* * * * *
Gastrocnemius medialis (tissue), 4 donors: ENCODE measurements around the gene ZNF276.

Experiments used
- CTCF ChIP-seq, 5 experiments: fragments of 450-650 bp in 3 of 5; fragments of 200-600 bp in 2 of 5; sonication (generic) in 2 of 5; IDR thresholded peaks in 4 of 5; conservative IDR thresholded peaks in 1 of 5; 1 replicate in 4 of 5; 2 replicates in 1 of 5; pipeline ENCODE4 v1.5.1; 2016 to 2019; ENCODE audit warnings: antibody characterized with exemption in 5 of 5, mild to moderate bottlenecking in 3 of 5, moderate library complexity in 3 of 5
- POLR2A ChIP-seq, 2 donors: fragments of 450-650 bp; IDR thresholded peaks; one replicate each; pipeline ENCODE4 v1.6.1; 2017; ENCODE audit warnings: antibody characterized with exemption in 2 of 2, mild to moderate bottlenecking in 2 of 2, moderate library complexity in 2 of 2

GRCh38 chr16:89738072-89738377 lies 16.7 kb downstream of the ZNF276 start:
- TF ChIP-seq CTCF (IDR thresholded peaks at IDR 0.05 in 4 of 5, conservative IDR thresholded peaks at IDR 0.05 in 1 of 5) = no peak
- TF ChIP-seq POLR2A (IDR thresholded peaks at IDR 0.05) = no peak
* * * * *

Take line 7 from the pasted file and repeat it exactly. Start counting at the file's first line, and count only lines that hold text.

- TF ChIP-seq POLR2A (IDR thresholded peaks at IDR 0.05) = no peak